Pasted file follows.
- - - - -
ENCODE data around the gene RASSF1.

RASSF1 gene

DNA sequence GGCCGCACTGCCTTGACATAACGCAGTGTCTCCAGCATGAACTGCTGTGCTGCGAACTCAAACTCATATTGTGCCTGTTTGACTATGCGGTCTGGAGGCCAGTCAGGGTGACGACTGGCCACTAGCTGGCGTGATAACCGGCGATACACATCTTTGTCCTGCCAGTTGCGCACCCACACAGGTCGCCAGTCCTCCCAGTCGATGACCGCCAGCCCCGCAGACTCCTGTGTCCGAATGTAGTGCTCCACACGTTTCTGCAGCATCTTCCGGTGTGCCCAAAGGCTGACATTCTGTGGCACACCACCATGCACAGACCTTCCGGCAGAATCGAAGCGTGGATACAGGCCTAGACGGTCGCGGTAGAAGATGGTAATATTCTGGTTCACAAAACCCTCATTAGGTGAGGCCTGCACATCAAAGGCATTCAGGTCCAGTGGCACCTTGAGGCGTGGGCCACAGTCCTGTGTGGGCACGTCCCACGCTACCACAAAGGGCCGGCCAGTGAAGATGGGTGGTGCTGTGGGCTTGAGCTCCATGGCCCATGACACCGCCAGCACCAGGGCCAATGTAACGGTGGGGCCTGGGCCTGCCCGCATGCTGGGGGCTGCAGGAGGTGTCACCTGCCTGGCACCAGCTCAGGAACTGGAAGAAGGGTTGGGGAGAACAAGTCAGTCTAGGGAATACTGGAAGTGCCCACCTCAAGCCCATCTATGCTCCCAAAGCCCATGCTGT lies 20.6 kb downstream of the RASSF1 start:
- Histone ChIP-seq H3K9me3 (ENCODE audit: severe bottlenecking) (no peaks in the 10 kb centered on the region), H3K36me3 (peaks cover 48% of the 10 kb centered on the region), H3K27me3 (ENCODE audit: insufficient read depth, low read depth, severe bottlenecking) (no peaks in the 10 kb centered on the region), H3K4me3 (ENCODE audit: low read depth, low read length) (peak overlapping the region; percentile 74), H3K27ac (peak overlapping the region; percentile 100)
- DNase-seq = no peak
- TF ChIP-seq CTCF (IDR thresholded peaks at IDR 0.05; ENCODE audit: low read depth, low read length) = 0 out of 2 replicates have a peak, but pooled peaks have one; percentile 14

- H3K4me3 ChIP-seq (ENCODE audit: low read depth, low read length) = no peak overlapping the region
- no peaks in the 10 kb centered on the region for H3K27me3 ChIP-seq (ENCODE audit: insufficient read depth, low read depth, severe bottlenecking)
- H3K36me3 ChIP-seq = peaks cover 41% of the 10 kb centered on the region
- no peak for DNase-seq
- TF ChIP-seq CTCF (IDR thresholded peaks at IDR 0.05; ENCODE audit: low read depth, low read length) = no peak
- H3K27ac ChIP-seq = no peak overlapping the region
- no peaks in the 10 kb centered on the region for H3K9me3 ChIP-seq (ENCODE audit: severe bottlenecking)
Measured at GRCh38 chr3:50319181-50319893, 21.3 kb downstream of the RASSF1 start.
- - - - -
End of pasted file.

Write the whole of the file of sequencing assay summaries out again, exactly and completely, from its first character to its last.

ENCODE data around the gene RASSF1.

RASSF1 gene

DNA sequence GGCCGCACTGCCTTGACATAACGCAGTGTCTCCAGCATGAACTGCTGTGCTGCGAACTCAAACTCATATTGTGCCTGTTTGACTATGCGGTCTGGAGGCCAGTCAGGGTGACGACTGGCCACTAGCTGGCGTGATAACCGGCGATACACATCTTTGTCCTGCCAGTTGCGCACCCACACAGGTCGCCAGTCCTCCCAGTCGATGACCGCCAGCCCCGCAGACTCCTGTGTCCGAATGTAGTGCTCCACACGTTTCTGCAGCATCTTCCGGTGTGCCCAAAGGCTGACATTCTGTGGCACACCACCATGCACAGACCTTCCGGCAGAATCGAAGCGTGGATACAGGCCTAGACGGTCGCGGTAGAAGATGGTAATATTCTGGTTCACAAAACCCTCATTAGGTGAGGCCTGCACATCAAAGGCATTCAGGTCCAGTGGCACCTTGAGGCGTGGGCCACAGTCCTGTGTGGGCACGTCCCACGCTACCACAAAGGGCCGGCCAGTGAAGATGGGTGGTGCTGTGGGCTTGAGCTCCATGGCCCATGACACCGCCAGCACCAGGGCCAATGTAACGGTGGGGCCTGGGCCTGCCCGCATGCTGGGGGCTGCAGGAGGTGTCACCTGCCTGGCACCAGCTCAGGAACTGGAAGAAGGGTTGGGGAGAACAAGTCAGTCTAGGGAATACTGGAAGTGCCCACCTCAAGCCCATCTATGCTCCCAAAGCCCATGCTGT lies 20.6 kb downstream of the RASSF1 start:
- Histone ChIP-seq H3K9me3 (ENCODE audit: severe bottlenecking) (no peaks in the 10 kb centered on the region), H3K36me3 (peaks cover 48% of the 10 kb centered on the region), H3K27me3 (ENCODE audit: insufficient read depth, low read depth, severe bottlenecking) (no peaks in the 10 kb centered on the region), H3K4me3 (ENCODE audit: low read depth, low read length) (peak overlapping the region; percentile 74), H3K27ac (peak overlapping the region; percentile 100)
- DNase-seq = no peak
- TF ChIP-seq CTCF (IDR thresholded peaks at IDR 0.05; ENCODE audit: low read depth, low read length) = 0 out of 2 replicates have a peak, but pooled peaks have one; percentile 14

- H3K4me3 ChIP-seq (ENCODE audit: low read depth, low read length) = no peak overlapping the region
- no peaks in the 10 kb centered on the region for H3K27me3 ChIP-seq (ENCODE audit: insufficient read depth, low read depth, severe bottlenecking)
- H3K36me3 ChIP-seq = peaks cover 41% of the 10 kb centered on the region
- no peak for DNase-seq
- TF ChIP-seq CTCF (IDR thresholded peaks at IDR 0.05; ENCODE audit: low read depth, low read length) = no peak
- H3K27ac ChIP-seq = no peak overlapping the region
- no peaks in the 10 kb centered on the region for H3K9me3 ChIP-seq (ENCODE audit: severe bottlenecking)
Measured at GRCh38 chr3:50319181-50319893, 21.3 kb downstream of the RASSF1 start.